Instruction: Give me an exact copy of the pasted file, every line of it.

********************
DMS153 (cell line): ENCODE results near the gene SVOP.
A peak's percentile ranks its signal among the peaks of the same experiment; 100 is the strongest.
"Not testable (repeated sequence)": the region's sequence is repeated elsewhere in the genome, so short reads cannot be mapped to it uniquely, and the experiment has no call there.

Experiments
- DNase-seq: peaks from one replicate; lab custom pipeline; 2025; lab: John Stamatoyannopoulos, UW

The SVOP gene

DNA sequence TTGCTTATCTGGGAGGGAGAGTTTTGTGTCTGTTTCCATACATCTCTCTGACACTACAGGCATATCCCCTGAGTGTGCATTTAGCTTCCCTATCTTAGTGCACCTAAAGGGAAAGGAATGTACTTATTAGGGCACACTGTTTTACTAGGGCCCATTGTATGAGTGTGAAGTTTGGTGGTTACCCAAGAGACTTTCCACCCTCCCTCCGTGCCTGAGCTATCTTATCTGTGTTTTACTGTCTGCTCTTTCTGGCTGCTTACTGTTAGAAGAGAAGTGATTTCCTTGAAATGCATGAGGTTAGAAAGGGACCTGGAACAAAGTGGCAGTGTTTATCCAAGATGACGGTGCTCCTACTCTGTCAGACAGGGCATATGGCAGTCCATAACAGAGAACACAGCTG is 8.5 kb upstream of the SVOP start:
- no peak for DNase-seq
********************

DMS153 (cell line): ENCODE results near the gene SVOP.
A peak's percentile ranks its signal among the peaks of the same experiment; 100 is the strongest.
"Not testable (repeated sequence)": the region's sequence is repeated elsewhere in the genome, so short reads cannot be mapped to it uniquely, and the experiment has no call there.

Experiments
- DNase-seq: peaks from one replicate; lab custom pipeline; 2025; lab: John Stamatoyannopoulos, UW

The SVOP gene

DNA sequence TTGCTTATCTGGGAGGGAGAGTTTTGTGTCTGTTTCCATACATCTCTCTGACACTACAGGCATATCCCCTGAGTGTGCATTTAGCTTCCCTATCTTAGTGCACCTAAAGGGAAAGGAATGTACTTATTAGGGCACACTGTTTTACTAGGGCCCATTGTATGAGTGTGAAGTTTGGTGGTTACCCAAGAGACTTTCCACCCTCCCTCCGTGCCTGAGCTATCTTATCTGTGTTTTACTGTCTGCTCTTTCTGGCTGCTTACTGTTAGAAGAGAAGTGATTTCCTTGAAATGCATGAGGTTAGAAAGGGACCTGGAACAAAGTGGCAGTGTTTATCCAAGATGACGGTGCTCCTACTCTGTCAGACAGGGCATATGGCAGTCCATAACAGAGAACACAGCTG is 8.5 kb upstream of the SVOP start:
- no peak for DNase-seq